UAH Archives, Special Collections, and Digital Initiatives

Heinz Hilten Collection

Dublin Core


Heinz Hilten Collection


Heinz Hilten Collection


At the start of the Second World War, Heinz Hilten (1909 to 2013) was drafted into the German army, where he worked with von Braun’s V-2 rocket team at Peenemünde. In 1954, Hilten made his way to America, where he rejoined von Braun.

Hilten helped plan the growth of Alabama’s Redstone Arsenal until 1960, when he began designing laboratories, control centers, test stands, and administrative buildings for the newly minted Marshall Space Flight Center; Hilten also helped design the Saturn rocket program.

Hilten was also a founding member of the Huntsville Symphony Orchestra.

Collection Items

  • loc_hilt_0000006_0000042.pdf

    Von Braun, then the director of Marshall Space Flight Center in Huntsville, Alabama, delivered this speech to the legislature in 1961. In the speech, he emphasizes that Alabama must take advantage of its position in the aerospace industry and create a robust "academic and research environment" in Huntsville to attract businesses that "will give birth to major new industries throughout the state." He exhorts the legislature to fund the newly established University of Alabama Research Institute (now part of the University of Alabama in Huntsville), arguing that "the Institute will not only be self-sustaining, but will enrich the State both financially and culturally." The legislature later approved von Braun's request of $3 million for the Research Institute, enabling the purchase of 200 acres of land for the campus and the construction of the Institute in 1964. The speech includes copies of slides von Braun used during his presentation, including diagrams of Saturn and Nova rockets as well as a mockup of a Saturn rocket on the lawn of the state capitol in Montgomery.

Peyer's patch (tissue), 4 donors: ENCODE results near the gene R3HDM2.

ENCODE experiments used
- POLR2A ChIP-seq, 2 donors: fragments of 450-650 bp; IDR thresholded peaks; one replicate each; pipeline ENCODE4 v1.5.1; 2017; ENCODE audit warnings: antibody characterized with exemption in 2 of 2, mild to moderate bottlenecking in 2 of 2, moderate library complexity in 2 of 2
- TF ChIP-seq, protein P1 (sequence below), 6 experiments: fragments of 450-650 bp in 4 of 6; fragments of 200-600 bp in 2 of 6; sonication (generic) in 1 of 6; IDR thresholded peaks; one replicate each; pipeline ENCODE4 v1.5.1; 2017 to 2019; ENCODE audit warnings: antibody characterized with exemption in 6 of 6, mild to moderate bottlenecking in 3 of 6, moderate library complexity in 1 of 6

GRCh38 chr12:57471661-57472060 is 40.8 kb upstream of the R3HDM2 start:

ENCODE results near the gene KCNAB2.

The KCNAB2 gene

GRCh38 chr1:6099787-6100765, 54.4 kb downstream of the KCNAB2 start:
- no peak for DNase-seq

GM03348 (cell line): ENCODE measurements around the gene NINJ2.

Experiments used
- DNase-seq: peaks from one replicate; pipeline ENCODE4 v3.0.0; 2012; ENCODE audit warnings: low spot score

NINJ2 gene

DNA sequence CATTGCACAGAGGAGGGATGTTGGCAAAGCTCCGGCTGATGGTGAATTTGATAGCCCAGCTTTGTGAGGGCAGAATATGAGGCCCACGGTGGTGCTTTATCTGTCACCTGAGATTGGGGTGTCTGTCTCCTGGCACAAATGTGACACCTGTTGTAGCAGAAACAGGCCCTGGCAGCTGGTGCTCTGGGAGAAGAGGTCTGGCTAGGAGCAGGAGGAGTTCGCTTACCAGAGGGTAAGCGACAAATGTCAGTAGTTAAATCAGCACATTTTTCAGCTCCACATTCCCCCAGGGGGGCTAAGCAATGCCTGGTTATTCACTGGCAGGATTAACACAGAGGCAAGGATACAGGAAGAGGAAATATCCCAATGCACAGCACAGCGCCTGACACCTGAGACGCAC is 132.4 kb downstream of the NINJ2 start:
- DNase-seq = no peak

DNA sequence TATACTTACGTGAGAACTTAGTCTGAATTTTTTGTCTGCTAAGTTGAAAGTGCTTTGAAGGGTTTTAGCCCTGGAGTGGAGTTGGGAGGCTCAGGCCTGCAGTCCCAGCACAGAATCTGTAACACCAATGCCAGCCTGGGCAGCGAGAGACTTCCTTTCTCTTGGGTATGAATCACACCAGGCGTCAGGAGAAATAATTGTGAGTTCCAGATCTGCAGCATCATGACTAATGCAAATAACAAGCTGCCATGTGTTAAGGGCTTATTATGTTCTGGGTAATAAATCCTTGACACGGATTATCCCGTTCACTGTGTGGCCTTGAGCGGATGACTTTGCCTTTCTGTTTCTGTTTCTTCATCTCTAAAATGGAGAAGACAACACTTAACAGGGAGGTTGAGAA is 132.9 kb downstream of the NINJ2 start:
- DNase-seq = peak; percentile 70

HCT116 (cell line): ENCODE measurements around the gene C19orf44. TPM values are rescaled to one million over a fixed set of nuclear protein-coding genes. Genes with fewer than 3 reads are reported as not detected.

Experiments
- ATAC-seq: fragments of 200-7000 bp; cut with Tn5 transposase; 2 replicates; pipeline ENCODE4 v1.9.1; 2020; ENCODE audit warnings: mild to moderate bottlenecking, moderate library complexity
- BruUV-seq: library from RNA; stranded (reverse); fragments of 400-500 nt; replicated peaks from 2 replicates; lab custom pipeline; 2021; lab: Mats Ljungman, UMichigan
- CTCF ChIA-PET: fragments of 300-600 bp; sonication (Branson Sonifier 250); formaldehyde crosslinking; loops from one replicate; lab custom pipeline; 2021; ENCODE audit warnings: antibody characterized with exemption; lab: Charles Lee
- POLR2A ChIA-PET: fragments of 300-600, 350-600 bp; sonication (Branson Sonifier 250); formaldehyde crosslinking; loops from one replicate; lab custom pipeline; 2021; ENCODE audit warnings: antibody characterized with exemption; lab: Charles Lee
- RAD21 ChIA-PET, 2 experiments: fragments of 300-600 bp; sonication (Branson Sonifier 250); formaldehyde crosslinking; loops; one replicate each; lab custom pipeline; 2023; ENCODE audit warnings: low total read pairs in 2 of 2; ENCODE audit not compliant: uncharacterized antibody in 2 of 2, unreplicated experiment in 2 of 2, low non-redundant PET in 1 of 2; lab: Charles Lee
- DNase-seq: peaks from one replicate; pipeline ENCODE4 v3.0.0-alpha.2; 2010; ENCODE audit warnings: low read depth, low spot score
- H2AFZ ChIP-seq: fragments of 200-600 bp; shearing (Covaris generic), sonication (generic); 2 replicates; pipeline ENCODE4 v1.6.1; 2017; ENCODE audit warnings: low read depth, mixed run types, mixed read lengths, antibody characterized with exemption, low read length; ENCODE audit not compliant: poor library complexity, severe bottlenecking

• loc_hilt_0000001_0000005a.pdf

    The timeline includes a memorandum from Friedjof A. Speer, manager of the Missions Operations Office, to employees of Marshall Space Flight Center. Speer notes that "astronaut Neil Armstrong is scheduled to be the first man to step onto the moon's surface." The timeline outlines the entire mission from liftoff at 8:32 AM on Wednesday, July 16, 1969 to splashdown at 11:49 AM on Thursday, July 24, 1969.

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